Whenever the topic of opening county roads to WATVs comes around, the question that pops up in my head is, has the county researched what its liability may be in the event of serious injury accident? Especially if it involved a vehicle that has been approved for public road use (regular cars and trucks), and one that hasn’t been approved by the National Highway Traffic Safety Administration (WATVs).
The county level of government has given approval for use on public roads vehicles that have not gone through the rigorous testing and safety standards the regular cars and trucks we drive have gone through. If they have discussed this aspect to the issue, good for them. I don’t recall ever seeing this perspective being considered in what I have seen in past reporting. It could end up being a big money bill for the county.
It takes a team
I am writing about the creation of the Methow Community Trail and the Winthrop RiverWalk, though trails have been a way of life in the Methow forever.
In the early 1980s, the natural resource extraction economy was drying up and many jumped on the bandwagon to move the valley’s economic base to recreation, as it was obviously our best asset now. We put together a small team of local valley trail folks to plan and build a trail connector to link Mazama, through Winthrop and onto Twisp. Our vision was not new, it came from what had already been successfully done in Europe: Connecting communities, encouraging new businesses along its path and developing new trail links along the spine line.
Our team was planning, adding more members, making political connections and building momentum in those first years through the efforts of many. It is to note that John Hayes was not in the country those first years and became a member of our team after he returned to the valley, whereupon he soon became one of the leaders of our team’s efforts.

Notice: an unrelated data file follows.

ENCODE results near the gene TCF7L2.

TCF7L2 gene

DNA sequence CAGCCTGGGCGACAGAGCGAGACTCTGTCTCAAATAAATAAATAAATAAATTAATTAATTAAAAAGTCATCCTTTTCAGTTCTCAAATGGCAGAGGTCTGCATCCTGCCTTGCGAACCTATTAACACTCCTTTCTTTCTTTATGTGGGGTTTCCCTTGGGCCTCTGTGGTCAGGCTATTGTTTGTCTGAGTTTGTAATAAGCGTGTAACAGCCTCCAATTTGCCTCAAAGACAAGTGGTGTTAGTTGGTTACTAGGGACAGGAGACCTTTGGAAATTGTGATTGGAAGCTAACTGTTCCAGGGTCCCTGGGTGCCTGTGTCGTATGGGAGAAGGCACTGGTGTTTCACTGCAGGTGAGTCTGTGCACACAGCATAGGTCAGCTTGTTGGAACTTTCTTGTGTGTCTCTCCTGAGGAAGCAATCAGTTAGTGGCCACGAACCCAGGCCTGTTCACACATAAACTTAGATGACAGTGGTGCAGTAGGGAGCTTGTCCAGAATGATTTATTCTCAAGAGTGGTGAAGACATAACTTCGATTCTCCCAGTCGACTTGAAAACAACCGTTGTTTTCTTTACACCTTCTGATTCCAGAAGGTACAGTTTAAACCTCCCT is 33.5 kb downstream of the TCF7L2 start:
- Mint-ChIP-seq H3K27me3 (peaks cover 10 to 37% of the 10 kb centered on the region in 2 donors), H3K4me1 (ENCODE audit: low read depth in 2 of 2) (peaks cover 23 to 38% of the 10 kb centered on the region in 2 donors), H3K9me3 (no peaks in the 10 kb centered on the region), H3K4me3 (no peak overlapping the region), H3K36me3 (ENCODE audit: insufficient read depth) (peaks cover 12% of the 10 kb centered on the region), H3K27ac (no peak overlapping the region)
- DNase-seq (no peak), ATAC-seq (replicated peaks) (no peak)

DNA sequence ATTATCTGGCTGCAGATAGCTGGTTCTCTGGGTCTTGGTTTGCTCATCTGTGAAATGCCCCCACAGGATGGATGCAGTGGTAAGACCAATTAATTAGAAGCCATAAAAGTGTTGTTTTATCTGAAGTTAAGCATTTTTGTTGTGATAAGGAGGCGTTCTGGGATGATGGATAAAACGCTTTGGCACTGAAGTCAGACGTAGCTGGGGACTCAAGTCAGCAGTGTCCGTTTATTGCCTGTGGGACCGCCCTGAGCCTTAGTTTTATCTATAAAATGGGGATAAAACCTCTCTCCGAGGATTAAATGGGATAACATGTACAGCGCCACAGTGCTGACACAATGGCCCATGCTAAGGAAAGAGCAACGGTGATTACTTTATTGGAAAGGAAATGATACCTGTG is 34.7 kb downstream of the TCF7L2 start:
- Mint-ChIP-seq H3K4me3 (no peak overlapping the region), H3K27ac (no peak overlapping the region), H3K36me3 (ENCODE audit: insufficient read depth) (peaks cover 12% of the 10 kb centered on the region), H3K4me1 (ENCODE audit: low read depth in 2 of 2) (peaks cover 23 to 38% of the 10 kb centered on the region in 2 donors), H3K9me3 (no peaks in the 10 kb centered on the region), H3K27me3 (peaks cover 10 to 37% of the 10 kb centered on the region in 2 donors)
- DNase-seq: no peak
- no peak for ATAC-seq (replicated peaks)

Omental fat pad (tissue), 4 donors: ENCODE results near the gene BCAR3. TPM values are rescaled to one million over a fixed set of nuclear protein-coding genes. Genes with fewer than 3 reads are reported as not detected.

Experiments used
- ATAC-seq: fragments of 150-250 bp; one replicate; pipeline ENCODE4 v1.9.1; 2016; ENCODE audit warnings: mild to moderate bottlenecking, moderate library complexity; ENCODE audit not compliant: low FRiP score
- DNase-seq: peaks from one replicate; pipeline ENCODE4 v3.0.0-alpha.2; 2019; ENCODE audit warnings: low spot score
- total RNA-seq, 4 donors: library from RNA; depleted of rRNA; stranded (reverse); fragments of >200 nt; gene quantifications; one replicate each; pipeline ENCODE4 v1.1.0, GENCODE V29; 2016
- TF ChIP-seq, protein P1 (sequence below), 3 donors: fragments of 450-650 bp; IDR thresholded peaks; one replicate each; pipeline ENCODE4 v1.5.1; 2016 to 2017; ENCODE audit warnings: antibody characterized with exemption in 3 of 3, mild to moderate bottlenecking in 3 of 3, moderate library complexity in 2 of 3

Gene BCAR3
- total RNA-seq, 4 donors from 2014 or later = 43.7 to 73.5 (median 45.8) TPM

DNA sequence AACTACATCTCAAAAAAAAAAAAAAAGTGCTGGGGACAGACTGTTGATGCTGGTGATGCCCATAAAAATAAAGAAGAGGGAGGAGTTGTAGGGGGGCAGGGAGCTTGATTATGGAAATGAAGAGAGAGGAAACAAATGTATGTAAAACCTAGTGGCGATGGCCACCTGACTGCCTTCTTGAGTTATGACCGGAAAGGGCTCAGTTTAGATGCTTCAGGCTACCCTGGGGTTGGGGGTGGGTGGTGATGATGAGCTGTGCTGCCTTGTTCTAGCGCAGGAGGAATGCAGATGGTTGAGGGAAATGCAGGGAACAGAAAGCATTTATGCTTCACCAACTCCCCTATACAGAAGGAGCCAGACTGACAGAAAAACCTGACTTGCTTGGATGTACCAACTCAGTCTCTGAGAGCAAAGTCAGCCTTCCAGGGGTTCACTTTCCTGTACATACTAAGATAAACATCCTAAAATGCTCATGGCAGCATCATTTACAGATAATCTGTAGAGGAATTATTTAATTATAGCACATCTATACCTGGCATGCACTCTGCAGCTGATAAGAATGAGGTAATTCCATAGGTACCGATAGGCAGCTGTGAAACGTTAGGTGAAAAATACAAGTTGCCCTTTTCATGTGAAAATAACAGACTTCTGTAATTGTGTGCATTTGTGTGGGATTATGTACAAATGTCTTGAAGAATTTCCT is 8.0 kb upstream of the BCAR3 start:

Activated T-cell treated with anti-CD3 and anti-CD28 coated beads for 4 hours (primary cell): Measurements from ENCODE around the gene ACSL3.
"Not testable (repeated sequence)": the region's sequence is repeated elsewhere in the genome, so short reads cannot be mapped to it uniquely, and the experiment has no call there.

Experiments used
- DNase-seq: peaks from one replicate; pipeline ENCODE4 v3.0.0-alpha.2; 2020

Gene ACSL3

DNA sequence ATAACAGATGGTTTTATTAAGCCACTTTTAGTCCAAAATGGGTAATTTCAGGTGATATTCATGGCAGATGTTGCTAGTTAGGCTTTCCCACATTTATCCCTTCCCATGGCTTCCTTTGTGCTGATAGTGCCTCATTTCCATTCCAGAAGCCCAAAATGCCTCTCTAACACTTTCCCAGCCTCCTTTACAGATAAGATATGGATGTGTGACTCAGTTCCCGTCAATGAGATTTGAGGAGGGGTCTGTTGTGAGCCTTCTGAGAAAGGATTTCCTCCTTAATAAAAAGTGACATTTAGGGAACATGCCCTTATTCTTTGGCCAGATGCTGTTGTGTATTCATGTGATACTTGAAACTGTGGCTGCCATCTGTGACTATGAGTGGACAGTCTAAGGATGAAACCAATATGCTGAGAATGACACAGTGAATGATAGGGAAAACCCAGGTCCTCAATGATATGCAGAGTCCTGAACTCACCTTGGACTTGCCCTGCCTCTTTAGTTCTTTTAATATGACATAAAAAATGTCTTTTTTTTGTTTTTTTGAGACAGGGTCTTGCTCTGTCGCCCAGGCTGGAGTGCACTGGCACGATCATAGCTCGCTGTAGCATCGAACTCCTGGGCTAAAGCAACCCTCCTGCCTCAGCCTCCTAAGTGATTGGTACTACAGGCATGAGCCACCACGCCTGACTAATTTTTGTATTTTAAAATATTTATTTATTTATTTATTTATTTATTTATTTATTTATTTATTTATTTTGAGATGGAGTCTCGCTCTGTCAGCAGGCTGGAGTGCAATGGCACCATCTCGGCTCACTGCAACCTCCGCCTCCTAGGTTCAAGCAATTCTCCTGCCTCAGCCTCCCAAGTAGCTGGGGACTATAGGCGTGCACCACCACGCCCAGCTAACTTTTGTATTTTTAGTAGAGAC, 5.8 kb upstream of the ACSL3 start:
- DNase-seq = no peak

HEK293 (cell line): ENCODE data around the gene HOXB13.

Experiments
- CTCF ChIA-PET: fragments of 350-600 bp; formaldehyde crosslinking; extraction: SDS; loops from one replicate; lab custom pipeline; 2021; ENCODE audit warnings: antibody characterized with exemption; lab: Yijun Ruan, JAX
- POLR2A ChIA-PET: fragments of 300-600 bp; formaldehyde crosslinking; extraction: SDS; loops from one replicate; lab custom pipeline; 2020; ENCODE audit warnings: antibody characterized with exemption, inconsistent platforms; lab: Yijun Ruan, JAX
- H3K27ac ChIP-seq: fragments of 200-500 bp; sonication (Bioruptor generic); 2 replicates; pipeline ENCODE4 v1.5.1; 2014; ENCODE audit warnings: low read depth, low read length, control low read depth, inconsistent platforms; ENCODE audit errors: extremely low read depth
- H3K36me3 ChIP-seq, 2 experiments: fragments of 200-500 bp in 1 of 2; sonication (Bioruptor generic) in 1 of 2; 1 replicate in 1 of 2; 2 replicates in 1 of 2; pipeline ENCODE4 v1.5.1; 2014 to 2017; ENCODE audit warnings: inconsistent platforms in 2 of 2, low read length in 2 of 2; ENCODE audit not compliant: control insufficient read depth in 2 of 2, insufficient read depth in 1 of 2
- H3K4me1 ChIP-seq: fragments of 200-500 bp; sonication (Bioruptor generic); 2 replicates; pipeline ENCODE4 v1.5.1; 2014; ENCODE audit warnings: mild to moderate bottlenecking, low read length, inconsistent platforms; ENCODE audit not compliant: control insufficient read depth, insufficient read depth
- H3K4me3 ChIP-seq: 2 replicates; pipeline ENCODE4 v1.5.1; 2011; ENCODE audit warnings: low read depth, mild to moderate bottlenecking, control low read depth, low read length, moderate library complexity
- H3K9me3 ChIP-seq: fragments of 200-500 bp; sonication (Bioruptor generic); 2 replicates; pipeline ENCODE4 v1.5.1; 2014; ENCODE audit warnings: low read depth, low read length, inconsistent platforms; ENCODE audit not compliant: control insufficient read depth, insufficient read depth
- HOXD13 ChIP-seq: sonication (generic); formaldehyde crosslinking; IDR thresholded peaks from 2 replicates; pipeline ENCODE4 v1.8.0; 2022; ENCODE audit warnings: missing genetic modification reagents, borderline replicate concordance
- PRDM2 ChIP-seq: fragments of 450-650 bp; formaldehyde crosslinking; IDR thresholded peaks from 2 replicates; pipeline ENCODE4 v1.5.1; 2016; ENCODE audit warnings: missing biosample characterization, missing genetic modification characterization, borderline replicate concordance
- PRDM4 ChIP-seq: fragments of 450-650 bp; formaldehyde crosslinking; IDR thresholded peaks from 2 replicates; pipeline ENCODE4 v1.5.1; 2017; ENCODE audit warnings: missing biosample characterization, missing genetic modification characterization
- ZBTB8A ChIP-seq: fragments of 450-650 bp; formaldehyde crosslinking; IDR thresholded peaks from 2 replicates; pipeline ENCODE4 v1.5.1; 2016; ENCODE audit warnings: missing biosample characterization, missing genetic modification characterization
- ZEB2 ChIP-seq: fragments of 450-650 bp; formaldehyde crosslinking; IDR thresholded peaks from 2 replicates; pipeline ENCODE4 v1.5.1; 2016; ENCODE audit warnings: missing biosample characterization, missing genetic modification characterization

Part of our vision in the beginning and our lobbying efforts was for Winthrop to finally embrace its most valuable natural asset, its riverfront. Even today, not many Winthrop businesses have developed this asset in our tourist-driven economy.
The signing of another easement for the Winthrop RiverWalk by my friends the Jardins will hopefully help other business and landowners move ahead and embrace the town’s potential to add to its economic attractions and its natural features.
Our hats are tipped to those that have persevered all these years to bring the recreation/conservation economy to fruition, along with the many efforts to build and maintain our trails/recreation/preservation amenities that now drive our valley’s economy.